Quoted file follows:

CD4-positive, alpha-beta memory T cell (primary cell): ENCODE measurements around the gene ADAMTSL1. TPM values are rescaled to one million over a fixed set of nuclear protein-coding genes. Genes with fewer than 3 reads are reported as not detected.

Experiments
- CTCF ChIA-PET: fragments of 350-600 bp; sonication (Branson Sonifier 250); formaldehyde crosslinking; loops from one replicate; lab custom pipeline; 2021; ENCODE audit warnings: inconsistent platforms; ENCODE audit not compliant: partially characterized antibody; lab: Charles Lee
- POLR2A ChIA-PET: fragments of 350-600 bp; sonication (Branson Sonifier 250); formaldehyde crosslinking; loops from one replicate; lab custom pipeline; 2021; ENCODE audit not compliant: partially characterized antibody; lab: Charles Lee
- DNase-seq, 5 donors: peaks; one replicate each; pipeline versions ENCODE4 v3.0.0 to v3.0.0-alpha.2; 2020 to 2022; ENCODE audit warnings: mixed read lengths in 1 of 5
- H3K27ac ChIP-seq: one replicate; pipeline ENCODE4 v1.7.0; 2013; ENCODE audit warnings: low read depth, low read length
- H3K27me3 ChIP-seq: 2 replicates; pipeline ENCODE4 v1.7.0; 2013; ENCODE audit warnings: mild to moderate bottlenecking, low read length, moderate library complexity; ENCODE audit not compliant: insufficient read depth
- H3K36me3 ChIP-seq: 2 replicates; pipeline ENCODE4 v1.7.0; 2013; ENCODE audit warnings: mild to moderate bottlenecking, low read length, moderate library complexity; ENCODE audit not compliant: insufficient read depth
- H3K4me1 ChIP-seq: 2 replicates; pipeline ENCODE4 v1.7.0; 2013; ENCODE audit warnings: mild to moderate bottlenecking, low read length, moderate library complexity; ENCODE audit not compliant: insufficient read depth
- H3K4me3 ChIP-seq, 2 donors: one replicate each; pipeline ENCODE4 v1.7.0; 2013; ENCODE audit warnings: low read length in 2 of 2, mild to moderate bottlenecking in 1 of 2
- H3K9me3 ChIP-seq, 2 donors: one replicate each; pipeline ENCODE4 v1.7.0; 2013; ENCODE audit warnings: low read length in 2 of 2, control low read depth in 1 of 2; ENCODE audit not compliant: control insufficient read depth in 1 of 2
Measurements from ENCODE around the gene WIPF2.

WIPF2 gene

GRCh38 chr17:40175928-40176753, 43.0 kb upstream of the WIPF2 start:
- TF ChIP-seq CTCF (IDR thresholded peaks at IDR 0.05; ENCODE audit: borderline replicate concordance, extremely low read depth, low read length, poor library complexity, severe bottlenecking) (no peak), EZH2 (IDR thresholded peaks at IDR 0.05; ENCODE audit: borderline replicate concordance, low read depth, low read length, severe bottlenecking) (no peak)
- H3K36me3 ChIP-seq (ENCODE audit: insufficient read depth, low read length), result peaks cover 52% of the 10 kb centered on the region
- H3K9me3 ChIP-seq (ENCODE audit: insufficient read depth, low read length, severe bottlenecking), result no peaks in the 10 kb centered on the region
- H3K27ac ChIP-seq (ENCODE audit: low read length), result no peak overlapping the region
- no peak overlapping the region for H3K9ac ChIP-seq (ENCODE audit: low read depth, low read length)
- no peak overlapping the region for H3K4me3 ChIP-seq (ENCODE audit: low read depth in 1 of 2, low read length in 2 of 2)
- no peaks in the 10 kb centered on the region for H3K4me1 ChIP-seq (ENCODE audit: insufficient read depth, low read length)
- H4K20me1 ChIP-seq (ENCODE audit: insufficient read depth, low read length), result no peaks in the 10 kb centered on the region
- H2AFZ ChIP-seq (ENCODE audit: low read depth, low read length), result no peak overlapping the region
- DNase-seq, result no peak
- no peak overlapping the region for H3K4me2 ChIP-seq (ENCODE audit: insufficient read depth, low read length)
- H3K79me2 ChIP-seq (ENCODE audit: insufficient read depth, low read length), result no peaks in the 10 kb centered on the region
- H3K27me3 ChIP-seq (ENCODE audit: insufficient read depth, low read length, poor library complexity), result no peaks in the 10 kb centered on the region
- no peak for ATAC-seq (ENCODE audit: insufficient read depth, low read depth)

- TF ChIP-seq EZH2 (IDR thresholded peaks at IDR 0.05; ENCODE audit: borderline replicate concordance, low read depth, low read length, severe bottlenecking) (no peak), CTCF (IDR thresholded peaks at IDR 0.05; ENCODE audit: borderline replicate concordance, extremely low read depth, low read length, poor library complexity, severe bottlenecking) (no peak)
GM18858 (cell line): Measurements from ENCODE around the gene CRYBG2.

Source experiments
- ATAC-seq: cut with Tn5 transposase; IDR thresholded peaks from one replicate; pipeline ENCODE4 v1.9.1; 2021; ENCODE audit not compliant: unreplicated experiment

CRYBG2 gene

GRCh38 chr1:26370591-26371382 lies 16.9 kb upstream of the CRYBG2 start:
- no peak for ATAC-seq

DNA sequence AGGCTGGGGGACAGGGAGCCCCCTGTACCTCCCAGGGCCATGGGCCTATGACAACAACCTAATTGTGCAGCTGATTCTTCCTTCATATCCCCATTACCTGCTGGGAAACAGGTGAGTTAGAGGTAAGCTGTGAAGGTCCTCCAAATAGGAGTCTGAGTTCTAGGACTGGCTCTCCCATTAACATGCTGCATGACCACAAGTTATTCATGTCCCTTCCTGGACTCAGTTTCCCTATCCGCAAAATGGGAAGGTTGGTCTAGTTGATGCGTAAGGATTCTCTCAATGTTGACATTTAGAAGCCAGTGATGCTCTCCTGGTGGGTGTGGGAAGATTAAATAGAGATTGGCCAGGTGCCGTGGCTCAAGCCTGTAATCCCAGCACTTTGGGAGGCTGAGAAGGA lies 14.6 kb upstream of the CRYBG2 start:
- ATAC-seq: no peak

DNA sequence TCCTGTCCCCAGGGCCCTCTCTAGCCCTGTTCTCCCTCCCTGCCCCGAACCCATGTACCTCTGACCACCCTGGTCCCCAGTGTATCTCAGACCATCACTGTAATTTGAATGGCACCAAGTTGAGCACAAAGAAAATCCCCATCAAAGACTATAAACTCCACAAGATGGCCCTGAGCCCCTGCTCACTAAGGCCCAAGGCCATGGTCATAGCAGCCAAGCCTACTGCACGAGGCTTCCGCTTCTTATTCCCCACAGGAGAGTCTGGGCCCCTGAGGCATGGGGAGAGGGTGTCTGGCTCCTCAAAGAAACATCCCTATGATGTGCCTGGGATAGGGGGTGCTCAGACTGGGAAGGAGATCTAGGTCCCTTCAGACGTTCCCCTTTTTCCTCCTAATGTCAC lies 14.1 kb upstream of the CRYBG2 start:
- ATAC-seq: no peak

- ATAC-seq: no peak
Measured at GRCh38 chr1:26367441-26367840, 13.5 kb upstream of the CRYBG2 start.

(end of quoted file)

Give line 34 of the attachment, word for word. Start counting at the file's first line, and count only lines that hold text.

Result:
GRCh38 chr1:26370591-26371382 lies 16.9 kb upstream of the CRYBG2 start: